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Legislative Update: Wednesday, April 26


Infrastructure-funding bill tweaked
By Cole Grant
The House Appropriations Committee voted Wednesday to revive and tighten up a bill that would borrow money to pay for some infrastructure projects, like improvements to parks and public schools. Senate Bill 367, carried by Sen. Eric Moore, R-Miles City, originally authorized for bonding up to $98 million, but that was whittled down to around $80 million. Among other things, the new amendments cut a little less than half of the funding for the quality-schools grant program. That would fund things like building repairs and fire system upgrades for public schools throughout the state. Rep. Mike Cuffe, R-Eureka, whose infrastructure bill failed earlier this month, supported the bill. Continue Reading →

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Legislative Update: Tuesday, April 25


Legislature passes compromise bill on ‘Real ID’
By Freddy Monares
The Legislature passed a bill Tuesday that offers a compromise on the 2005 federal “Real ID Act,” which standardizes state identification cards. At the end of this year, a Montana driver’s license would not meet the federal standards to be used for air travel or access to federal facilities. Senate Bill 366 would give Montanans the option of paying a fee for a special license that complies with the federal guidelines. The bill was amended in a free conference committee to draw funds from a state special revenue account and borrow money for implementation. Some of the borrowing could be pushed back if the state receives an extension from the federal government to comply. Continue Reading →

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Legislative Update: Monday, April 24


Senate rejects changes to political practices bill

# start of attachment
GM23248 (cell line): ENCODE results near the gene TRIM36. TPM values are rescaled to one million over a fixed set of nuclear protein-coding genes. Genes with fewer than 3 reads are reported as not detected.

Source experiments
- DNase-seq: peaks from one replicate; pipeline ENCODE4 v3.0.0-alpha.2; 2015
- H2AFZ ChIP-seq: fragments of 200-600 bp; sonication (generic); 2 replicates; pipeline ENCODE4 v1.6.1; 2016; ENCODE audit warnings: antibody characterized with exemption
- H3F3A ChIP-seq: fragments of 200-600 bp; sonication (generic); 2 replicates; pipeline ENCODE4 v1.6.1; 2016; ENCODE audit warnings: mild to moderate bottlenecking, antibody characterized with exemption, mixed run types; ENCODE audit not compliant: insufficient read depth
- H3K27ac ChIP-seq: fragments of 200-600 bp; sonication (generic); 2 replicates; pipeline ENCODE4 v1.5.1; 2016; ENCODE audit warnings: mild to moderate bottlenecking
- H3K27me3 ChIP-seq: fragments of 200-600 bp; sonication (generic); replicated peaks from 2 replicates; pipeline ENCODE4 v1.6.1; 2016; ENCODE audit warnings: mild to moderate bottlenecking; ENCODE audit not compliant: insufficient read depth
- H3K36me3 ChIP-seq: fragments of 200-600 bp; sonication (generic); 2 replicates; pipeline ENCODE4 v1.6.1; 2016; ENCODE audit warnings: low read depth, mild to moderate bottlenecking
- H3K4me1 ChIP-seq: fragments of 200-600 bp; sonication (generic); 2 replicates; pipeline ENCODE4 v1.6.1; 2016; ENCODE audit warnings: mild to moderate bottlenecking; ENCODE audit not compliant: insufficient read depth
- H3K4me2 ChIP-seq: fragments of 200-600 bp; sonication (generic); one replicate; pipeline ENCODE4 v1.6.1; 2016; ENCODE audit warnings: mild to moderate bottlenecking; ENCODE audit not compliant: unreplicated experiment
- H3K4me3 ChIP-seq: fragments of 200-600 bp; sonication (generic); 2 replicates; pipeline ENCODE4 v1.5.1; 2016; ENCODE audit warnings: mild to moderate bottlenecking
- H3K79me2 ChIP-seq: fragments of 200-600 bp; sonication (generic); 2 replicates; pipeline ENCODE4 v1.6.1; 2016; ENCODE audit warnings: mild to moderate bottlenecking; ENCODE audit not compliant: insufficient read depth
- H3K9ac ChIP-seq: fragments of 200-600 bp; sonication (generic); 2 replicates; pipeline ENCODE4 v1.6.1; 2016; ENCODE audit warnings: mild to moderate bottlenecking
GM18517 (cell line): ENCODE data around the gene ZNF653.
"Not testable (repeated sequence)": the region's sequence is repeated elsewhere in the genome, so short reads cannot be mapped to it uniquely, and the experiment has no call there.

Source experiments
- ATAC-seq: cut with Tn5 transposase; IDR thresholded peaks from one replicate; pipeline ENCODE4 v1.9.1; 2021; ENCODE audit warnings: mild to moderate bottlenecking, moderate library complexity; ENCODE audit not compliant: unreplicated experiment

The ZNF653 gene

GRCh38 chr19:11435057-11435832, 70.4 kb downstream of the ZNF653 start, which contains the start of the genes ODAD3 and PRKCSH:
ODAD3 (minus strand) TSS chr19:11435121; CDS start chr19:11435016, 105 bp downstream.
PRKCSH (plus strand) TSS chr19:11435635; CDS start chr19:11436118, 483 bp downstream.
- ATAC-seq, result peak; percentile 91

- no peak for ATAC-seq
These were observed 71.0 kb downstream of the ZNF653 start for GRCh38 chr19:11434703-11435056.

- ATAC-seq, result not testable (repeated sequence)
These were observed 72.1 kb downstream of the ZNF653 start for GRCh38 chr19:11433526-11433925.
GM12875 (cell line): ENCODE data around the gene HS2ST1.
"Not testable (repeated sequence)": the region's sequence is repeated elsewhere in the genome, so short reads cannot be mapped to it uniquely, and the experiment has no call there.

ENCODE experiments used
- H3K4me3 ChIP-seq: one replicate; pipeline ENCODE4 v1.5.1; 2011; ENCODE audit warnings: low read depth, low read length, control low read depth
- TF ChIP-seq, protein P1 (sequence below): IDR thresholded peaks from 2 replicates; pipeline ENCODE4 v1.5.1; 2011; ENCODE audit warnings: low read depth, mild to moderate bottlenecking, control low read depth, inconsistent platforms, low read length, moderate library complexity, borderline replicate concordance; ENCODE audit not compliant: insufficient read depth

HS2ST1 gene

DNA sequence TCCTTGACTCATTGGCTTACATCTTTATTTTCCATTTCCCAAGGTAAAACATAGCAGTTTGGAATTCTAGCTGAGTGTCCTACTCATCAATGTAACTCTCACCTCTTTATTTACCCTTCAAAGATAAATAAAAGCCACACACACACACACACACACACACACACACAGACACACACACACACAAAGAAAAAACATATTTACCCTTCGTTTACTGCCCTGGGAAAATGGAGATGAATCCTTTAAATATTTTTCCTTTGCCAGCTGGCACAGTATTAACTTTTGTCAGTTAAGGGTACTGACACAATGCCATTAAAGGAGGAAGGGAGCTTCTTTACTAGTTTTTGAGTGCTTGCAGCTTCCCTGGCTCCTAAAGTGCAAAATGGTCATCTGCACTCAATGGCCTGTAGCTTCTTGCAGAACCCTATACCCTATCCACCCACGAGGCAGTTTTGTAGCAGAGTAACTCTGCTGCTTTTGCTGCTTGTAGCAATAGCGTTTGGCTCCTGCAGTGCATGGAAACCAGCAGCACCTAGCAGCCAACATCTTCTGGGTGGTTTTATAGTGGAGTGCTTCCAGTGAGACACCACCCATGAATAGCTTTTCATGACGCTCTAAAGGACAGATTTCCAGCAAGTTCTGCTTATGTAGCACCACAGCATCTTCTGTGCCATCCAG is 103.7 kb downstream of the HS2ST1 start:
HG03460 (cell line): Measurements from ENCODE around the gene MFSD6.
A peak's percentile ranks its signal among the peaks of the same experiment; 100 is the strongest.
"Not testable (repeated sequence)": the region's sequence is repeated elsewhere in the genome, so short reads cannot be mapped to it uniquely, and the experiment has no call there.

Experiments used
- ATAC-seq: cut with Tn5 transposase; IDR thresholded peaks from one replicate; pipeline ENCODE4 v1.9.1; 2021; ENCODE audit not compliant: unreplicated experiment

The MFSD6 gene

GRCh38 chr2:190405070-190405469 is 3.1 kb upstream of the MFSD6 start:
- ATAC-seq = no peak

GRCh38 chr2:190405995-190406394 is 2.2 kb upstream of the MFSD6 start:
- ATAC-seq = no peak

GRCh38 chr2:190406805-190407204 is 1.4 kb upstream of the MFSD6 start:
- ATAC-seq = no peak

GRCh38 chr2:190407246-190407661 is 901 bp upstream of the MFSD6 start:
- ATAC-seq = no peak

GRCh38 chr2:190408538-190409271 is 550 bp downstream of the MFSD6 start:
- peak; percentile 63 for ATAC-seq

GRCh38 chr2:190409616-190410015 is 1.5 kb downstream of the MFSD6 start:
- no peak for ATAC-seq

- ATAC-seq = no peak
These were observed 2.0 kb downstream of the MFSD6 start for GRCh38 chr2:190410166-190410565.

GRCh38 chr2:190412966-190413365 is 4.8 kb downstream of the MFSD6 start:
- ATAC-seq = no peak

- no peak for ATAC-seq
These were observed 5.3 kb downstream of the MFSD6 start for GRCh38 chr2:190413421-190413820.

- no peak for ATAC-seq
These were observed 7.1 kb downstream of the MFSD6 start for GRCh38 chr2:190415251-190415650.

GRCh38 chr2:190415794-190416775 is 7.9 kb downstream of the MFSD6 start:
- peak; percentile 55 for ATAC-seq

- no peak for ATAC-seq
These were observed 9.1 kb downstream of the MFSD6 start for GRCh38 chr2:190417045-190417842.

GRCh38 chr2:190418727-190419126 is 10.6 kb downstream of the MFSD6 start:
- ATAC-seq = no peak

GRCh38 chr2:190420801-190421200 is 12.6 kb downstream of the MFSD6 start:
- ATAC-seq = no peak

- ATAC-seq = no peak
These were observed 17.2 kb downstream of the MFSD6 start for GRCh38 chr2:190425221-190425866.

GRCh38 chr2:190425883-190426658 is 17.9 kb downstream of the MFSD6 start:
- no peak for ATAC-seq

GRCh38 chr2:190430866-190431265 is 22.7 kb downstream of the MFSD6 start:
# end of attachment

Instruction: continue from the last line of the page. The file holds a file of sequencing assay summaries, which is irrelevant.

By Freddy Monares
The Senate rejected amendments to a bill Monday that would require the now-independent commissioner of political practices to report to the state’s attorney general and issue warnings to candidates before fining them for not complying with campaign laws. Senate Bill 368 would increase the money candidates could raise, but when the House passed it last week, it also added the amendments the Senate rejected Monday. Sen. Tom Richmond, R-Billings,is the sponsor of the bill. Richmond especially opposed the amendment about the shift of supervision. “Which I think is a matter of policy that we didn’t choose to go down that path,” Richmond said. Continue Reading →

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As Legislature winds down, a look at a fairly civil session


HELENA — After nearly five months of hearings, debates, floor action and votes, Montana’s 65th Legislative session is coming to a close. While lawmakers are constitutionally required only to draft and pass a two-year budget for the state’s numerous offices and programs—which they did last week—legislators from all walks of life address the concerns of their constituents, as well as their own ideas in the other bills they bring. (more…) Continue Reading →